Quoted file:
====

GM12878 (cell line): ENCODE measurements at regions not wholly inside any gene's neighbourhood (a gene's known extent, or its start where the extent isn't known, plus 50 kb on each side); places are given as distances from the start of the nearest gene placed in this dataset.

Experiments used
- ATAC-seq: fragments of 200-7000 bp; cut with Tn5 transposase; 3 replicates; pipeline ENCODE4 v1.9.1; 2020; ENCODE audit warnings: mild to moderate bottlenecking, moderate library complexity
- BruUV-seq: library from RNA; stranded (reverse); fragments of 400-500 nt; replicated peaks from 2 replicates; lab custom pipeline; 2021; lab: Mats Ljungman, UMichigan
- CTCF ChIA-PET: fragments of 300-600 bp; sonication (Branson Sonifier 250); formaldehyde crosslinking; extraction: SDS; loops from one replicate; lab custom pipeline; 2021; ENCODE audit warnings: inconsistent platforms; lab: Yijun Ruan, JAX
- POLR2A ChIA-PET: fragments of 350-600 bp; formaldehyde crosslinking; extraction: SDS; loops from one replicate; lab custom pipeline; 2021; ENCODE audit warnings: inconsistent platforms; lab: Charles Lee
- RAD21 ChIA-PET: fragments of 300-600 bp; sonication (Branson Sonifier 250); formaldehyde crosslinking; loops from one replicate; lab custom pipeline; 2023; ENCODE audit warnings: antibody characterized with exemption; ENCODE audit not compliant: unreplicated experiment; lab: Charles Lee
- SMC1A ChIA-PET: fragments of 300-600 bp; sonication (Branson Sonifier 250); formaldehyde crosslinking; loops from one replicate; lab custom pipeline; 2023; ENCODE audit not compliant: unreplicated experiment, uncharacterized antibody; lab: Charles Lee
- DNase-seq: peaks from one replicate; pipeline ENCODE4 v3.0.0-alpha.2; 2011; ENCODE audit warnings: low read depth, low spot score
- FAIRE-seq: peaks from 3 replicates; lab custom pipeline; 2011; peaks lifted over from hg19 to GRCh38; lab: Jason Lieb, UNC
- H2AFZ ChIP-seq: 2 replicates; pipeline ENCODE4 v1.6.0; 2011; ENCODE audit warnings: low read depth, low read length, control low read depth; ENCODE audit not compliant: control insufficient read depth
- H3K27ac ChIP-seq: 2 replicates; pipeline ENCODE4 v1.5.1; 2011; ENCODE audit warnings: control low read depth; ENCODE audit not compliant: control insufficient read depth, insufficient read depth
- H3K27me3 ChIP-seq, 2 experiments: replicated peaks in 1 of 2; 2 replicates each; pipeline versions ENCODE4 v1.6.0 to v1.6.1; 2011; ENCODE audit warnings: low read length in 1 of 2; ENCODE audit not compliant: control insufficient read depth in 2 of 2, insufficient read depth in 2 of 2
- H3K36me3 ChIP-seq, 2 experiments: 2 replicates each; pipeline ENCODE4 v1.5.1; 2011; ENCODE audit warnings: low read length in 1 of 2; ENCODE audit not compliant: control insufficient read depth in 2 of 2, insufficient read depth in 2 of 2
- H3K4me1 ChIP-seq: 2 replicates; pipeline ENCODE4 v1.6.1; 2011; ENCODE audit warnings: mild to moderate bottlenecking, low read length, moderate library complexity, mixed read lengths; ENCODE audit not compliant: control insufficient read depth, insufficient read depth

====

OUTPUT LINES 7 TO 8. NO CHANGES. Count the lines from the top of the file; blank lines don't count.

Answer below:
- RAD21 ChIA-PET: fragments of 300-600 bp; sonication (Branson Sonifier 250); formaldehyde crosslinking; loops from one replicate; lab custom pipeline; 2023; ENCODE audit warnings: antibody characterized with exemption; ENCODE audit not compliant: unreplicated experiment; lab: Charles Lee
- SMC1A ChIA-PET: fragments of 300-600 bp; sonication (Branson Sonifier 250); formaldehyde crosslinking; loops from one replicate; lab custom pipeline; 2023; ENCODE audit not compliant: unreplicated experiment, uncharacterized antibody; lab: Charles Lee